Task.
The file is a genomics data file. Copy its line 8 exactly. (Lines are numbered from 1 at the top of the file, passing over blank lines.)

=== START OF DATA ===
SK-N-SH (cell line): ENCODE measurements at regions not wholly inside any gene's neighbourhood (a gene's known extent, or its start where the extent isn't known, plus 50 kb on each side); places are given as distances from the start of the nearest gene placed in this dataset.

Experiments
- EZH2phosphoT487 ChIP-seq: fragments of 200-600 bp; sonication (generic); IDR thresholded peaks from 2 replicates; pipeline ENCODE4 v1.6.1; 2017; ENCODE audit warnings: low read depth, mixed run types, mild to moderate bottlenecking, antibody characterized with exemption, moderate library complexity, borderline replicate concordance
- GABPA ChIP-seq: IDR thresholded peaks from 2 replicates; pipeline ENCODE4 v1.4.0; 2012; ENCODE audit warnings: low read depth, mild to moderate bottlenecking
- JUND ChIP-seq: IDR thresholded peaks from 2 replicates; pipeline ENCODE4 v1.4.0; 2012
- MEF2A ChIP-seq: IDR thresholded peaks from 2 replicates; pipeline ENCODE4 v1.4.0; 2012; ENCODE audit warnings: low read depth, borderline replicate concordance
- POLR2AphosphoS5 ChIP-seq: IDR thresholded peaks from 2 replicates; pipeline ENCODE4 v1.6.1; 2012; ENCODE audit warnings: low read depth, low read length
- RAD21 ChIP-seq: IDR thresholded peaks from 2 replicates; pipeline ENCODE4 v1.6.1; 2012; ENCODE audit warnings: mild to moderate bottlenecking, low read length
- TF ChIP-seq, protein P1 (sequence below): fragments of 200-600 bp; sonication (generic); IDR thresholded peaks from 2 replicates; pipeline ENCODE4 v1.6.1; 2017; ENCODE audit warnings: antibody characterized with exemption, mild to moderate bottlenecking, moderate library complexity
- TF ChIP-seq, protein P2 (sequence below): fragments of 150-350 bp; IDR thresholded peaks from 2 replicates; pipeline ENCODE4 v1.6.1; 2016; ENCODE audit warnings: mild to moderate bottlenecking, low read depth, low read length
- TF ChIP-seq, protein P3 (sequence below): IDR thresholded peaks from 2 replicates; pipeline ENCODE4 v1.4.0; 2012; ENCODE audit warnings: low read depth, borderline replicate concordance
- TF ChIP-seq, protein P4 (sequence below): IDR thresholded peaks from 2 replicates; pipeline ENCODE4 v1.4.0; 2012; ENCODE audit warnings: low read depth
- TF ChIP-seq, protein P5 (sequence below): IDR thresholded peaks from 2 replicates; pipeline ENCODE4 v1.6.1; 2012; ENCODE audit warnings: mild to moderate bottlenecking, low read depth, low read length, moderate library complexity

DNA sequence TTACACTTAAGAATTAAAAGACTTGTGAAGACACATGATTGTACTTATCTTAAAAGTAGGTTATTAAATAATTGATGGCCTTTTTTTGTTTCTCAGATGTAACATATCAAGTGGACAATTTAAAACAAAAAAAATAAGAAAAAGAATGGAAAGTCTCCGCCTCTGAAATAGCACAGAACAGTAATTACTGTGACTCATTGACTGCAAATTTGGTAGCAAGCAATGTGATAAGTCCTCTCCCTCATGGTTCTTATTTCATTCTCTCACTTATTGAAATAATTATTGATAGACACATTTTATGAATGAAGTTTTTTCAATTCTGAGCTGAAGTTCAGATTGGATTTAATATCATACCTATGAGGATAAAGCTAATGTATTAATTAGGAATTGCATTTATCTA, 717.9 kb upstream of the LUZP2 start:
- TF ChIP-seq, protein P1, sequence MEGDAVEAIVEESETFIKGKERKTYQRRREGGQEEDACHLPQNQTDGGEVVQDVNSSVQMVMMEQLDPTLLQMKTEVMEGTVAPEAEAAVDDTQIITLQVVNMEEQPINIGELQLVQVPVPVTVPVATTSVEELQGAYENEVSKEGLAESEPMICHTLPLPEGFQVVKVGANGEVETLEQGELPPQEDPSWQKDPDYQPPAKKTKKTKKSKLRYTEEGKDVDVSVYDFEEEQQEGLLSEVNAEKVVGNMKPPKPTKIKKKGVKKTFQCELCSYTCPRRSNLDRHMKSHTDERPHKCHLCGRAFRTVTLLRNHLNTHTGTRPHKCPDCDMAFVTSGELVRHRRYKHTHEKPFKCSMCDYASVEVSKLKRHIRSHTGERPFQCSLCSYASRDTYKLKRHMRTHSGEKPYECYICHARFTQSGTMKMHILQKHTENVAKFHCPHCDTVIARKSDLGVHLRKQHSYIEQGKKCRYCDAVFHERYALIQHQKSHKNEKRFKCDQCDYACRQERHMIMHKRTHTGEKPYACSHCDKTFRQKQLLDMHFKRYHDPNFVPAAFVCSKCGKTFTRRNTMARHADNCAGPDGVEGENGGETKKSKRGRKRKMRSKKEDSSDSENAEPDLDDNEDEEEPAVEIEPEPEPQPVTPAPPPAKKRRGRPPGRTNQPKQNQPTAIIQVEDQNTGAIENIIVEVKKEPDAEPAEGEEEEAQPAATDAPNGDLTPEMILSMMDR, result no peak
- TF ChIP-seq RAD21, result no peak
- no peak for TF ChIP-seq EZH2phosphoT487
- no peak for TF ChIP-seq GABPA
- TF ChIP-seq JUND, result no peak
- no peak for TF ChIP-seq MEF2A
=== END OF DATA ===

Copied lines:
- RAD21 ChIP-seq: IDR thresholded peaks from 2 replicates; pipeline ENCODE4 v1.6.1; 2012; ENCODE audit warnings: mild to moderate bottlenecking, low read length